Friday, October 7. 2011
Let's be honest, 3D printing is pretty darn cool. The possibilities seem endless; one day we'll all sit at home, download designs, and additively fabricate everything we need using our home 3d printer. Well that's the theory, at least.
The reality is that 3D printing, while still cool, has been around for 25 years, is still somewhat limited in it's capabilities and is usually more expensive than traditional manufacturing technologies. But we've been hearing how affordable 3D printing has become, right? Yes we have. If you compare the current prices to those even ten years ago, 3D printing is cheaper. Compared to conventional methods of rapid prototyping (the most common use for 3D printers) 3D printing is often cheaper. If a product is fully or semi-customized, 3D printing might be cheaper. However, for true paradigm-busting applications, such as on-demand manufacturing of standard parts (not everything need or should be customized) 3D printing is most often more expensive than conventional manufacturing. A significant run of 3D printed plastic parts just won't compete on price with injection molding. Ditto laser-sintered stainless steel versus traditional machining. If you want 1 or maybe 50 pieces 3D printing might be your best option, even for standard parts. Beyond a certain number however, more traditional methods will almost always be lower cost. Why is this? The finished product is the same, the materials seem the same; why should there be a significant price difference?
In short, three major factors work to raise 3D printing prices. Some of these are unavoidable, some are by choice but all are serving to limit the development of novel applications for 3D printing. In this post I want to examine one such factor: the price of the equipment.
3D Printers Are Expensive
A primary driver of 3D printing prices is the initial cost of the equipment. For commercial-grade equipment this capital investment starts in the tens of thousands of dollars and can go as high as hundreds of thousands of dollars - or more - for a single machine. These are precision engineered and manufactured machines that are produced in limited quantities. Unlike inkjet printers, microwave ovens and flat screen televisions, they haven't been around long enough or sold in sufficient quantities to have been designed to be affordable; they are designed to work, sometimes regardless of cost. One look inside will convince you of this. Whereas a peek inside an inkjet printer will reveal primarily plastic parts, that of a 3D printer will reveal significant aluminum and steel. Although less expensive and homebrew versions of 3D printers do exist their tolerances and accuracy, while having improved significantly, cannot match commercial-grade machines.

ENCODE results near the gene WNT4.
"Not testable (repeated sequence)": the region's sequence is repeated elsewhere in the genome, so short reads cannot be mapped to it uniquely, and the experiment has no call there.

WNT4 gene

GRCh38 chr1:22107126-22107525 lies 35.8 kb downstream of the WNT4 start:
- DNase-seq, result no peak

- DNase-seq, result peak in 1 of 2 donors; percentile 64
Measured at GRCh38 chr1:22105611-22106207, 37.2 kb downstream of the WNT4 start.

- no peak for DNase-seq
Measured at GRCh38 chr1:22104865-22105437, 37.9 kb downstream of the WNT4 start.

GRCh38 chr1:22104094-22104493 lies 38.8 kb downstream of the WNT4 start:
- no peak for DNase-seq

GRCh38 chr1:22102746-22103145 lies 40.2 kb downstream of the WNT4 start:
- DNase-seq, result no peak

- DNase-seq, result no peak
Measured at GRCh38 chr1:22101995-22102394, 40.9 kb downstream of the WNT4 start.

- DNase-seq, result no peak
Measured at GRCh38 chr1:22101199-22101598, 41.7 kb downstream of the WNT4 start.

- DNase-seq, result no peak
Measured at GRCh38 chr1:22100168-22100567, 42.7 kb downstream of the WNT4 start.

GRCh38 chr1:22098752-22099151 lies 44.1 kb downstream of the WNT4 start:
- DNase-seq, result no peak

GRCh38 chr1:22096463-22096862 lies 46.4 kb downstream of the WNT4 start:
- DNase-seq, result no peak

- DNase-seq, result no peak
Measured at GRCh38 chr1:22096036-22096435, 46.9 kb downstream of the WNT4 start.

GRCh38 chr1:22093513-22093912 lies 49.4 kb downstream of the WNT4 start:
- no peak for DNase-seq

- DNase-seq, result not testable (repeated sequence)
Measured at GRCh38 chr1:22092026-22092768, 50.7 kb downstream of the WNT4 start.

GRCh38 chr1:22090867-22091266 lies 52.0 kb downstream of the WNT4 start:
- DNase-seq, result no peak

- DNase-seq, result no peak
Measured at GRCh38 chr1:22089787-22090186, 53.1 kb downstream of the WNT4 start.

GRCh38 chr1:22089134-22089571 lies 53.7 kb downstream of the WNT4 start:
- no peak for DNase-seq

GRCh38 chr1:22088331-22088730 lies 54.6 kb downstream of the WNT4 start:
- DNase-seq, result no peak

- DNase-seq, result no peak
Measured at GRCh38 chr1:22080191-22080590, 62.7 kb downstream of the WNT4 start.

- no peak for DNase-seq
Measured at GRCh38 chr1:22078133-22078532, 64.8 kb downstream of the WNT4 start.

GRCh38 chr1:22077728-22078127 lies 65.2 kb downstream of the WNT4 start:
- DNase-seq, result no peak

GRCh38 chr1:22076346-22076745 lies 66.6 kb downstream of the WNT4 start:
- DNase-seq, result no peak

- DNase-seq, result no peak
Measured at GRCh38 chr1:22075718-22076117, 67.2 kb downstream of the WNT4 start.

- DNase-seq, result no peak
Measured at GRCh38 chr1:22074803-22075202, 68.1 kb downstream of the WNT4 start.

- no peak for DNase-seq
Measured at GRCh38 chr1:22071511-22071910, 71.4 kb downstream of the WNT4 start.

Equipment is Paid for Over the Life of the Machine
To justify such an investment businesses need to at least recoup that investment over the life of the machine. For a simple example, suppose a company spends $100k on a machine that it thinks will have a lifetime of 5 years. That machine better generate at least $20k per year in revenue (this is equivalent to straight-line depreciation). If that company uses the machine to fabricate one item per week, for 52 weeks per year, each item will need to have incorporated into the cost nearly $400 just to account for initial capital investment.Even if the machine is run once a day, seven days a week, each item will still have more than $50 in equipment costs. Compare this, for example, with a similarly priced commercial grade CNC router that can cut into parts, tens or even hundreds of sheets of 4' by 8' plywood per day. Per part equipment cost might only be pennies.
Equipment Cost Contribution to 3D Printed Part Prices
(Equipment Price: $100k, Lifetime: 5 Years)
|3D Printed Parts Per Week||$/Part|
Part Production Capabilities Are Limited
Further exacerbating this is the fact that machine production capability is limited. Build envelopes are relatively small and build times are relatively long. One cubic foot build envelopes are the common so that $400, or $50, or whatever the per part contribution is, ends up being priced into something you can very likely hold with one hand. And unlike conventional machinery with similar build envelopes (e.g. commercial mills) build times can take hours, severely limiting the actual number of parts a machine can produce, even when running 24/7.
Prices Will Drop When More Applications Exist
3D printing equipment prices will likely come down only when the volume of printers sold can justify the development of less expensive methods and materials of manufacture. There seems to be little incentive for existing major manufacturers to truly push down the hardware price point to increase sales, if more applications (i.e. use of consumables) do not exist. Although bottom up efforts through open source and inexpensive printer options may help to economize hardware design and manufacturing, there will need to be broader market applications for 3D printing before equipment prices come down significantly.
3D printing is an exciting technology with great potential. However, the high cost compared to traditional manufacturing limits the development of new applications. Some of the factors to blame for high cost - such as the high cost of manufacturing precision machinery in limited quantities - are perhaps unavoidable. Others, maybe not.
3D Additive Fabrication, Inc. (3dAddFab) is a start up company located in Colorado, USA. 3dAddFab provides high quality 3D printing that is easy to price and order, at a lower cost than existing fabricators.